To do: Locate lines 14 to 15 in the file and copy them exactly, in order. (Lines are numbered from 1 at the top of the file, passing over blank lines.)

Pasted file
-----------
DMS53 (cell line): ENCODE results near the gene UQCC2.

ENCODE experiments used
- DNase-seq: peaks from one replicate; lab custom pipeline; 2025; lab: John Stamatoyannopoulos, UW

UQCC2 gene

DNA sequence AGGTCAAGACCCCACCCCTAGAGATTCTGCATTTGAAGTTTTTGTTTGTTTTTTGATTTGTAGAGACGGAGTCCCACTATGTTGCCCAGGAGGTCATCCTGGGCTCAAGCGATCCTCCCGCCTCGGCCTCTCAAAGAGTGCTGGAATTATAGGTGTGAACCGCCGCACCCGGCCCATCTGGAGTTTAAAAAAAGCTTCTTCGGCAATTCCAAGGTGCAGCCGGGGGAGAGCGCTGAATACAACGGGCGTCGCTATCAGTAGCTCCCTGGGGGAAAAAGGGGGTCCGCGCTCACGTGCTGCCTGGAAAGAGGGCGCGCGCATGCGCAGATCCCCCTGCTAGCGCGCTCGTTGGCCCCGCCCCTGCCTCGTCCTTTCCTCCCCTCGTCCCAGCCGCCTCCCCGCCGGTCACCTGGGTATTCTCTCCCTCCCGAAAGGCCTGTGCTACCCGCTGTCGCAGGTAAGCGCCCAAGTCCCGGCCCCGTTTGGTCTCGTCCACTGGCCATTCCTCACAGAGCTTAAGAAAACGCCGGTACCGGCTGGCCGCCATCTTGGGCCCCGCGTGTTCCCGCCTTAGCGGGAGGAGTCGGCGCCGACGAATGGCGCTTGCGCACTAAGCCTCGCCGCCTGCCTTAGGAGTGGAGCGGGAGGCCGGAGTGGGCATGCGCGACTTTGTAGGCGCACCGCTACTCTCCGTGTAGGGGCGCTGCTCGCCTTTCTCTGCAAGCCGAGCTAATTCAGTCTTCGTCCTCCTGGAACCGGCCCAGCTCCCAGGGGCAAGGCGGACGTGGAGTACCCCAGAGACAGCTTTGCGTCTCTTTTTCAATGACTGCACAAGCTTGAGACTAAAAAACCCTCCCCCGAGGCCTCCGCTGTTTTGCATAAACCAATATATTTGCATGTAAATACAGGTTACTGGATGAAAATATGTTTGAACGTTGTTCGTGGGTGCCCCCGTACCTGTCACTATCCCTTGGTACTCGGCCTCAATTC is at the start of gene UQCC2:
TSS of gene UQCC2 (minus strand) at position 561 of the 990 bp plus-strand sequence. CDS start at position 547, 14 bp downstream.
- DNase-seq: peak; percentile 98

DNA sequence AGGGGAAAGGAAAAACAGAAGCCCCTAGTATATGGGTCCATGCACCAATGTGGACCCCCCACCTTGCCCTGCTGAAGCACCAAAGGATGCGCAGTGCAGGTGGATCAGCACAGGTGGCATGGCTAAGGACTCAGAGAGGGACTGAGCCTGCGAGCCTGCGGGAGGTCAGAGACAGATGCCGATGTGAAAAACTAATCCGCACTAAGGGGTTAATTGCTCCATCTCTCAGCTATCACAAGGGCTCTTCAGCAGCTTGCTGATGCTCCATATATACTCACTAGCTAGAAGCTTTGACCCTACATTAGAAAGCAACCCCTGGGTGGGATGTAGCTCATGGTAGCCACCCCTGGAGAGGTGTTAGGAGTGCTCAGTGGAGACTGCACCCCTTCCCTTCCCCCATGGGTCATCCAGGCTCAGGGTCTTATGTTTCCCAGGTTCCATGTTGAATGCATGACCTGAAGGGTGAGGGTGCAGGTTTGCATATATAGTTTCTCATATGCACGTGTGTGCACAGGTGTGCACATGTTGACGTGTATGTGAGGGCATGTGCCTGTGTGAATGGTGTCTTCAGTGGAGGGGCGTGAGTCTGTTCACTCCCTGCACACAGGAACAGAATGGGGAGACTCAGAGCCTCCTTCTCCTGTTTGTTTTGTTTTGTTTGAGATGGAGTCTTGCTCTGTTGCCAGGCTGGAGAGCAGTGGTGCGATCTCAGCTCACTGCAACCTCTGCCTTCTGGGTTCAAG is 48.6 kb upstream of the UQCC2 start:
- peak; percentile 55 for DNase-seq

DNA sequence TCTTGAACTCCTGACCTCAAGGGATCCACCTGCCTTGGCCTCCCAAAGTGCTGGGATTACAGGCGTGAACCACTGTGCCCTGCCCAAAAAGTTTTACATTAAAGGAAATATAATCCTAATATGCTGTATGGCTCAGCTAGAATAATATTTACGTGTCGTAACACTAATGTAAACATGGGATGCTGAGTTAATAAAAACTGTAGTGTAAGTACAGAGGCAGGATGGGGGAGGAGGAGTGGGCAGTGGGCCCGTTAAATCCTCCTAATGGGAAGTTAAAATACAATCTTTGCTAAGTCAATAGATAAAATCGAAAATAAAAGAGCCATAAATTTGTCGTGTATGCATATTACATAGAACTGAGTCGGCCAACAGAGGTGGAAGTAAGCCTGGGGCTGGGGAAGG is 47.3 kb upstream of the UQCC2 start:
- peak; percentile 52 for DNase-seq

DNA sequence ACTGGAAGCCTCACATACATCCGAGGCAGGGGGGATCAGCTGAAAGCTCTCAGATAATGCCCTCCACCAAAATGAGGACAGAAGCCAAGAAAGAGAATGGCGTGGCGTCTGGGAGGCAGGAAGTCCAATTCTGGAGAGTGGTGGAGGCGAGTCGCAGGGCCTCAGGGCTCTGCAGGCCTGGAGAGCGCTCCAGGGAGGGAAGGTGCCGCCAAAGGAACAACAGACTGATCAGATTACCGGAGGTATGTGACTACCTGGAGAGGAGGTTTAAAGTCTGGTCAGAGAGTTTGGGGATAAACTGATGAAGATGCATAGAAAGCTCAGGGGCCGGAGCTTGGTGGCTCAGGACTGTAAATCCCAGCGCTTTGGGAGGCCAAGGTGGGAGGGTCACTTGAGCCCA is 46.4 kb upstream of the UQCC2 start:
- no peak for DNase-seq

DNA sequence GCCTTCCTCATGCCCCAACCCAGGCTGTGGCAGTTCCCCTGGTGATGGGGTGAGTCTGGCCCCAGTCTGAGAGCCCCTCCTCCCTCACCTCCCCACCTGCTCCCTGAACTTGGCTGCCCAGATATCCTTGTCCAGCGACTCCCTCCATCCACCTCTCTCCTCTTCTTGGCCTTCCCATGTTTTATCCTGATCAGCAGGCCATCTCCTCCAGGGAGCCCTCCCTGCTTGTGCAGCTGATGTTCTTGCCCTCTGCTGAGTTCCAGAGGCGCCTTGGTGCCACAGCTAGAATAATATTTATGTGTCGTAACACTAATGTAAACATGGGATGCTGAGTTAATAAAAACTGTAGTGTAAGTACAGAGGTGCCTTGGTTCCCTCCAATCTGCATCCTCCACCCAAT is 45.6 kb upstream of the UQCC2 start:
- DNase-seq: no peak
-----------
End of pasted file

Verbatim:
DNA sequence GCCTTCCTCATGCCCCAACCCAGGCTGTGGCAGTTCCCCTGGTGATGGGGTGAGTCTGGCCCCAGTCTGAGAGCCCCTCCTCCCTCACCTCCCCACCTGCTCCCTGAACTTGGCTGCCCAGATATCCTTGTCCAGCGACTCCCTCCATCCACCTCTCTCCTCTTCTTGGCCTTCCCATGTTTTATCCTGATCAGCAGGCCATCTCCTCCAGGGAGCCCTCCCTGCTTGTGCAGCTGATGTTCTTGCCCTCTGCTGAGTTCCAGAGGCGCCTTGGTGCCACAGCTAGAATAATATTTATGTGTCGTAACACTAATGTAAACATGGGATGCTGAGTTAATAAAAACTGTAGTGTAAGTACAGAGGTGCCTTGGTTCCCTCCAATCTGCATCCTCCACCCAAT is 45.6 kb upstream of the UQCC2 start:
- DNase-seq: no peak